Are You A Super Saver?

On the other end of the spectrum, you could be a super saver that assumes you’ll live to 100. While you may very well live to 100, the simulation I ran didn’t give me a very good chance of reaching that goal.

If you’re sacrificing now to make sure you won’t run out of money until you’re 110, you may want to dial back your savings rate to enjoy life more now.

These Are All Statistics – You Could Be The Outlier

While the simulations that are run are all based in probabilities, you have to remember you are a single dot on the simulation. You could be the person that dies in 9 years or you could be the person that lives to 105.

You need to plan for a reasonable lifetime. Don’t use this as an excuse to not save for retirement because the simulation told you there is a 20% chance you’ll never make it to full retirement age.

At the same time, use this as a wake up call. There may be a 20% chance you won’t make it to retirement age. Make sure you’re living life to the fullest and enjoying at least a little bit of your money now.

Yes, saving for retirement is smart because there may be an 80% chance you’ll get there. Just make sure you aren’t solely living to retire or you may miss out on life.

One last thing… Don’t make knee jerk reactions. Make sure to talk to your financial advisor before changing any plans you make already have. Only you and your advisor know your whole situation.

Did this simulation change the way you think about saving for retirement? Did it cause you to save more for retirement? Did it make you sit back and think about living life a bit more now? Let me know in the comments below.

Photo by: chindit76 Text added by: Lance Cothern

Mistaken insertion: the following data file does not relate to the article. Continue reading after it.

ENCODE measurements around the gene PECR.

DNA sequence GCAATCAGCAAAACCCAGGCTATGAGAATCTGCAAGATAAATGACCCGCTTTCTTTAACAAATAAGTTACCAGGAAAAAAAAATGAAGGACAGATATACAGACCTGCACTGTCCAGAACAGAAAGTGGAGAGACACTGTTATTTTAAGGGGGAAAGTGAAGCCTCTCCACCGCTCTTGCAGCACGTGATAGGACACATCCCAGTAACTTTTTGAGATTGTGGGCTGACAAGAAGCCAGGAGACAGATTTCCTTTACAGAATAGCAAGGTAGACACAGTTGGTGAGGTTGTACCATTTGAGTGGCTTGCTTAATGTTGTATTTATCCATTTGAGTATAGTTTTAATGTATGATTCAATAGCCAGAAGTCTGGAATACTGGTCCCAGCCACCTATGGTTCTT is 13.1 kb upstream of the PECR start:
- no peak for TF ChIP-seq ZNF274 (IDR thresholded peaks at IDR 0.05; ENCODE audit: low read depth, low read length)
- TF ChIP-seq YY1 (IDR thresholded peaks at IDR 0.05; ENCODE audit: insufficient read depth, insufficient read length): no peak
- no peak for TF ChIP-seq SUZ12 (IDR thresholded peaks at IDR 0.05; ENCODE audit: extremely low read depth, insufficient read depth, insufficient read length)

Are You Saving More For Retirement Yet?

Do you want to retire? If so, part of your retirement planning should likely include saving more for retirement. You'll be thankful you enacted this retirement idea today. Find out if you should be saving more for retirement on commonly state that they’re waiting until some unspecified point in the future to increase their retirement savings.

People say “I’ll increase my savings rate when I get my bonus, my next raise, when i turn 30 or next year when I have a bit more breathing room in my budget”.

Well, I’m here to tell you that next year is here and it is time to increase your retirement contributions.

Just to show you that I’m not talking the talk but actually walking the walk, I just increased my Roth 401(k) contributions by more than half of my recent pay raise.

All I had to do was log in to my 401(k) account and change my contribution percentage. It took a total of about three minutes and was so easy that I bet a kid could do it if you told them what you wanted done.

Why Increasing Your Retirement Contributions Is Important

Unless you are a retirement savings superstar, most people only contribute just a few small percent of their income to their retirement accounts. My employer’s default savings percent is only 3%, which is nowhere near enough to retire on.

Even when you consider your employer match, I’d only be saving 6% of my income for the future. Plug that into the calculator below and you’ll see that is nowhere near enough to retire on. However, at least these programs get people started with their retirement. Many people who don’t have access to auto enrolling 401(k)s don’t contribute at all!